He talked about masked characters being known more for their masks than what’s behind them. I love Miffed, the evil twin he created inspired by Miffy:


This Miffed character morphed into a masked rabbit who is the star of A. Dee’s comic-in-progress. My favourite bit was when A. Dee explained he’s given his character a painting of herself that is hung on her wall “like a mirror”. All art and stories acts as a kind of mirror so this was a neat touch. Also, look at the level of furry detailing you can get with a Wacom pen!


In the break I spoke to a lovely lady from the British Council’s literature division who plans to introduce more graphic novels into their programmes, which is great news. It should help more UK artists to international recognition, and give them extra sources of income. Hurrah British Council!


The thing I liked best tonight was the way Steven Appleby (who you’ll know from his regular Guardian strip) presented his work as Obsessions. Steven’s obsessions are secrets, things beneath the surface, thinking and thoughts, pointlessness, meaninglessness, and death. He takes all those dark angsty existential thoughts that murmur away beneath most people’s surface, and reveals them in such a lighthearted way that you don’t mind having them. His work often appears frivolous and surreal, but is actually philosophically provoking. And also really funny.


He likes “messing around with identities and the idea that nobody is quite what they show you.”

In the late 80s and early 90s, Steven made “pictures that were quite hidden”, including a whole exhibition called Icebergs about what is hidden below the surface.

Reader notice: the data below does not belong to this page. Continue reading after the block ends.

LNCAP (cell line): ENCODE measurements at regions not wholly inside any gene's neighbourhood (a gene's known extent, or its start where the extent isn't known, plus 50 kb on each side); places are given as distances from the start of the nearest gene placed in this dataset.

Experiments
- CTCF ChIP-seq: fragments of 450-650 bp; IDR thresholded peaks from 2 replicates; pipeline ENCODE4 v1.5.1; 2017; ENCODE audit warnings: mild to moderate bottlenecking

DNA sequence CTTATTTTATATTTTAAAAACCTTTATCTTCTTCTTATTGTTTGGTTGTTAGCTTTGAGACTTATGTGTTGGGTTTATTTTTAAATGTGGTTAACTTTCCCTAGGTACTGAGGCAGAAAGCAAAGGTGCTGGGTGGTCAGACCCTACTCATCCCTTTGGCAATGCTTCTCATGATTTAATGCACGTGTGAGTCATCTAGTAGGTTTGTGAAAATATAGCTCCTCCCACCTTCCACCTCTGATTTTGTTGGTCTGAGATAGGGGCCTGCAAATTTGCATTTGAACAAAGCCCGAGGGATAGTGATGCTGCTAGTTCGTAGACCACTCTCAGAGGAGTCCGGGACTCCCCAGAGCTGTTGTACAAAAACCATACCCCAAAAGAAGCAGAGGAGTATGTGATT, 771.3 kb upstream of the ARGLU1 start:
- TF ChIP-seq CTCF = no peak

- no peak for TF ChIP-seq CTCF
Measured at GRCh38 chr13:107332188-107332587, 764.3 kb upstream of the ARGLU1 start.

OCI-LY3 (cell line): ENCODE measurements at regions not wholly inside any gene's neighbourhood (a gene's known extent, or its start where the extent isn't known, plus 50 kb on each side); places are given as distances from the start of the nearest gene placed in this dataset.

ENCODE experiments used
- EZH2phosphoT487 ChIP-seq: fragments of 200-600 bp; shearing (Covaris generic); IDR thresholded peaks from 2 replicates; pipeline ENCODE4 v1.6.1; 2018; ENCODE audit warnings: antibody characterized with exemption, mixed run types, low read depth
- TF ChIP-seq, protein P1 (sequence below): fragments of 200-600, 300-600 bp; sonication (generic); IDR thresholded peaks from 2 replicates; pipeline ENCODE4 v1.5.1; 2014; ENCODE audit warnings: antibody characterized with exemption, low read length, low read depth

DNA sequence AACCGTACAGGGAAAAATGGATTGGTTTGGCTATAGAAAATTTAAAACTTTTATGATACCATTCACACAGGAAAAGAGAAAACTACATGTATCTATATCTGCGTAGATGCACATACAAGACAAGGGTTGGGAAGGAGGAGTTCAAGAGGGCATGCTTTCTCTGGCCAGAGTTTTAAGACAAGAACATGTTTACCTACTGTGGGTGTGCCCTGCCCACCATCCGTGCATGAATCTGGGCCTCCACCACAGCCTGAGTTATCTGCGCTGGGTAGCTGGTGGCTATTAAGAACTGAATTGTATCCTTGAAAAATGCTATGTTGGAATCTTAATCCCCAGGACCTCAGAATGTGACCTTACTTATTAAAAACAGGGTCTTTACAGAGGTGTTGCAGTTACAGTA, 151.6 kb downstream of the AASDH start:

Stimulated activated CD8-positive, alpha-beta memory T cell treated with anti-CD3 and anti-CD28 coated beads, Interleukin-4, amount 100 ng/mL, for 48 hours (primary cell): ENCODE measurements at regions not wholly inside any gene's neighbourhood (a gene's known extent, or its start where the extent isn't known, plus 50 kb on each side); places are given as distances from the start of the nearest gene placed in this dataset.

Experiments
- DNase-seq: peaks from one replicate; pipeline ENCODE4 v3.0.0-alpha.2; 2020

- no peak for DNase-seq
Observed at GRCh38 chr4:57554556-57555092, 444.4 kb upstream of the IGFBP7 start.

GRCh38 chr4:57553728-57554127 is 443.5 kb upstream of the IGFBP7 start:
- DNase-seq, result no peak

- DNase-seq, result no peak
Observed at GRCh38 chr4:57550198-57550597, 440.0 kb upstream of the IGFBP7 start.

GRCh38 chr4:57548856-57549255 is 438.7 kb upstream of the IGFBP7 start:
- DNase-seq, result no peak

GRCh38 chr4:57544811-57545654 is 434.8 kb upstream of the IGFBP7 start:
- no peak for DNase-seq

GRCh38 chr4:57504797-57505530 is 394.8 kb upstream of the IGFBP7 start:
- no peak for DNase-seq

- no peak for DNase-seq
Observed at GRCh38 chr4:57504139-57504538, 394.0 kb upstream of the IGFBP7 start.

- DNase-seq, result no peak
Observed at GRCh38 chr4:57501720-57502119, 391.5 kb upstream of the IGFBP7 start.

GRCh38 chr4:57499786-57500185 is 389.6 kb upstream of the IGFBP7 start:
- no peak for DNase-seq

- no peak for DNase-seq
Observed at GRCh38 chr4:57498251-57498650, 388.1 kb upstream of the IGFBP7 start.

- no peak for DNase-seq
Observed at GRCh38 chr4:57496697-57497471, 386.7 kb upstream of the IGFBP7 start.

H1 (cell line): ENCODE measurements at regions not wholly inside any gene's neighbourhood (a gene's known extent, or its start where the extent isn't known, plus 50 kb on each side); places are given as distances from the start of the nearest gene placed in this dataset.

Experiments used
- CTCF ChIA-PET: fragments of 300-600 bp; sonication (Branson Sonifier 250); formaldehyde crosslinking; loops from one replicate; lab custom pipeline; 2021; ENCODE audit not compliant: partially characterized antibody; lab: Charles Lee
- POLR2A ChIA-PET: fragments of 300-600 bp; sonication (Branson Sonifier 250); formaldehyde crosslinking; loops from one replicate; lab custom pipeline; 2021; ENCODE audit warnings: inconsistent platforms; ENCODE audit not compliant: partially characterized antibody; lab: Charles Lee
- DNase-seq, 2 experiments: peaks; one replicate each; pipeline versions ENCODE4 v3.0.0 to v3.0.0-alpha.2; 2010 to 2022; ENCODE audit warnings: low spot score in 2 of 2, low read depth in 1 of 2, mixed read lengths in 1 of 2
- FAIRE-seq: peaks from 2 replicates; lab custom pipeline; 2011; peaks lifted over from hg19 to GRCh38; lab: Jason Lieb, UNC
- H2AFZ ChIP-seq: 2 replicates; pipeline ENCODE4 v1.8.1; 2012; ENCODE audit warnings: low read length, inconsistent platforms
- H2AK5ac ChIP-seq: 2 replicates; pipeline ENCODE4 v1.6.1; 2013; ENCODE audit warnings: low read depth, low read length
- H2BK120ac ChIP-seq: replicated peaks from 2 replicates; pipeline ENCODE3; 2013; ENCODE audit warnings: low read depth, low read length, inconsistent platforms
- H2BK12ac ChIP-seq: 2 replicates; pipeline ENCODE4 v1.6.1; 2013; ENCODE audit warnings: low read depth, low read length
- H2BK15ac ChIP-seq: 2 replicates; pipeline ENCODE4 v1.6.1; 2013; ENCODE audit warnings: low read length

There was a magical moment when he revealed some comics his mum drew in her schoolbooks in the 1930s, which Steven wasn’t aware of until fairly recently. He obviously has the comic strip gene.

Steven made me want to list my own obsessions, which I did, and it felt creatively useful. I recommend listing yours too.

I asked him the old chestnut question, ‘Do you have any advice?’

“If an idea’s brilliant, you can draw it rubbish,” he said (hurrah!) and “go with your instinct and do what you want to do. Don’t second guess. I did a book about farting because I thought it might become a bestseller. It didn’t.”

Steven’s output is impressive – roughly a book a year for the last 18 years. His work has been turned into a stage show, a radio series (“I wasn’t a good enough actor to play myself!”) and an animation.

He said his books sell only just enough to warrant doing the next book, which may have been part-joke, part-truth, but we should all buy more Appleby to ensure a steady supply.

Steven’s beautiful shoes.

From the whole audience, I’d like to say a huge congratulations to Sarah Lightman, one of the Laydeez organisers, on the birth of her first baby six weeks ago – we missed you Sarah! Thank you to Nasrin for stepping in on baking duties. See you next month everybody!